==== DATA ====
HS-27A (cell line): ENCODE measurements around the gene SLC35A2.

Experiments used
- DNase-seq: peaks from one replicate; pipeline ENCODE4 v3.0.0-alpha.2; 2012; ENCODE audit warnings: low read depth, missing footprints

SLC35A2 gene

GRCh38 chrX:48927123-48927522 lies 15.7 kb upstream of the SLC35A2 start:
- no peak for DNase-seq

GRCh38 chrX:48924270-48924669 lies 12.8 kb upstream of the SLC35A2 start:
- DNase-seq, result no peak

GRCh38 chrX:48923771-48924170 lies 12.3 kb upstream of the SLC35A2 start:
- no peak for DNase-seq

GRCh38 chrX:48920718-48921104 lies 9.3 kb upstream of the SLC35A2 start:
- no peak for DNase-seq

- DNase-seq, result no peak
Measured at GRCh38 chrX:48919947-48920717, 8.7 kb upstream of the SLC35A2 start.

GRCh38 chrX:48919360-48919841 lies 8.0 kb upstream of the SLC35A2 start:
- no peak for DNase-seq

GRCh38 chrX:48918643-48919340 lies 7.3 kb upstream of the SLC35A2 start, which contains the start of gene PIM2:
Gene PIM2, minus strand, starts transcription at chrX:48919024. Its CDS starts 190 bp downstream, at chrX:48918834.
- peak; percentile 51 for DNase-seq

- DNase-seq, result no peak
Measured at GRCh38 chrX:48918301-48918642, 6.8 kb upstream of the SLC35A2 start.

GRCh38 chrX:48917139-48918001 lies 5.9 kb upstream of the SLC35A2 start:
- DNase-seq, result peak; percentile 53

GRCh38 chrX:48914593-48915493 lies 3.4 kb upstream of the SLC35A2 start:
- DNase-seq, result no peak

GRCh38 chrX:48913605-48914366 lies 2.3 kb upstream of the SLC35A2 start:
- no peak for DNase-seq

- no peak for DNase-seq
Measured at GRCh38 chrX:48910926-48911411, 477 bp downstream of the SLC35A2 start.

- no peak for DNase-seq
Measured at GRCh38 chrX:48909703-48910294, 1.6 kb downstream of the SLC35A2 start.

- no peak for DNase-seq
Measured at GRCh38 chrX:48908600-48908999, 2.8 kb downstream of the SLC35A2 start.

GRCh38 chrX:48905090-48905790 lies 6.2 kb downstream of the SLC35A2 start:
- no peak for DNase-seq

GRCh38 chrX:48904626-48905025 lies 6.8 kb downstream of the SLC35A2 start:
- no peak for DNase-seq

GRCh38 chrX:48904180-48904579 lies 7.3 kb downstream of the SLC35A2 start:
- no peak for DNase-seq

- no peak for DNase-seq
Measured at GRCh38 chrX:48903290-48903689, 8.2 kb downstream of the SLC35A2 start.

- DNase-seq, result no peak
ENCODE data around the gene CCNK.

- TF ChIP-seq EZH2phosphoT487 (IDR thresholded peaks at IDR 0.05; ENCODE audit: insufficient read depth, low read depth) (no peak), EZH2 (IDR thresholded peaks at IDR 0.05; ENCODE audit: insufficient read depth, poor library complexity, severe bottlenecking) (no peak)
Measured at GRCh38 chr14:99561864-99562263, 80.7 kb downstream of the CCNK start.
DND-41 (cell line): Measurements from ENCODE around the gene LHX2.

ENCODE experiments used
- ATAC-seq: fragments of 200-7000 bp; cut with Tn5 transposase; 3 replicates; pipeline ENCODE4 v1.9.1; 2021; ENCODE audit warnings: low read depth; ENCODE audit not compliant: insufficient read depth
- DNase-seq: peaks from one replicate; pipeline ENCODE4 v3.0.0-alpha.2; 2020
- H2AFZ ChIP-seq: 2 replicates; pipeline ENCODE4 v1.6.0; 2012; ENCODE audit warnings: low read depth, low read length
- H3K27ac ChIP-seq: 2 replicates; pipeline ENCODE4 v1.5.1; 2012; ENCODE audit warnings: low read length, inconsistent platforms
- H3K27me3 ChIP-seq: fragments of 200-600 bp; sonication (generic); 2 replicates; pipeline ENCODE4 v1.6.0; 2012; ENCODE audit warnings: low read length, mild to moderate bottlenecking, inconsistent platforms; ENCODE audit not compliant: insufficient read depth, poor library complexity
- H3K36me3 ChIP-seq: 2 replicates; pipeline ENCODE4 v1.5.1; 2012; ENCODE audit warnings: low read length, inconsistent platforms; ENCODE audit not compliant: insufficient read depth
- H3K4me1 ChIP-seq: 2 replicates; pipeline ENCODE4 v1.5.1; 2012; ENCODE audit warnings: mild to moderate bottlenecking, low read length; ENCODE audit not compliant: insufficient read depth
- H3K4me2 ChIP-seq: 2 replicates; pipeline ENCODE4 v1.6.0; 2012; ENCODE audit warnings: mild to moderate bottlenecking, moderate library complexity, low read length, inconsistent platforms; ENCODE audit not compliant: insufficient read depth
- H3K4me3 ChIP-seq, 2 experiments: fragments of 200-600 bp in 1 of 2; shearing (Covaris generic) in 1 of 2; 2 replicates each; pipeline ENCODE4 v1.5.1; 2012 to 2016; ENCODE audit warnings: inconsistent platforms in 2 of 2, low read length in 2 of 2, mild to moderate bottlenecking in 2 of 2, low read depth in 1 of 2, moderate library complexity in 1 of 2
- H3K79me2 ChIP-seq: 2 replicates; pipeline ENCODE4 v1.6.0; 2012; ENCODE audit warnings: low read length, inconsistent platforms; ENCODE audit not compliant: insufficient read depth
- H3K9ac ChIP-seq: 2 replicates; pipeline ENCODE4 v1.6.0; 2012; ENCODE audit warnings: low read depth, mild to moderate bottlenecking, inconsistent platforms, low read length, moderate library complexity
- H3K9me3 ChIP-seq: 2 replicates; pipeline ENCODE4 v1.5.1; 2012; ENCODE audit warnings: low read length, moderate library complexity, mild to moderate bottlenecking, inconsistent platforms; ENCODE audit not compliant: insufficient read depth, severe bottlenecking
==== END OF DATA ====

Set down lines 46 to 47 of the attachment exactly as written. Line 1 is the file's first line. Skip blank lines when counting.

DND-41 (cell line): Measurements from ENCODE around the gene LHX2.

ENCODE experiments used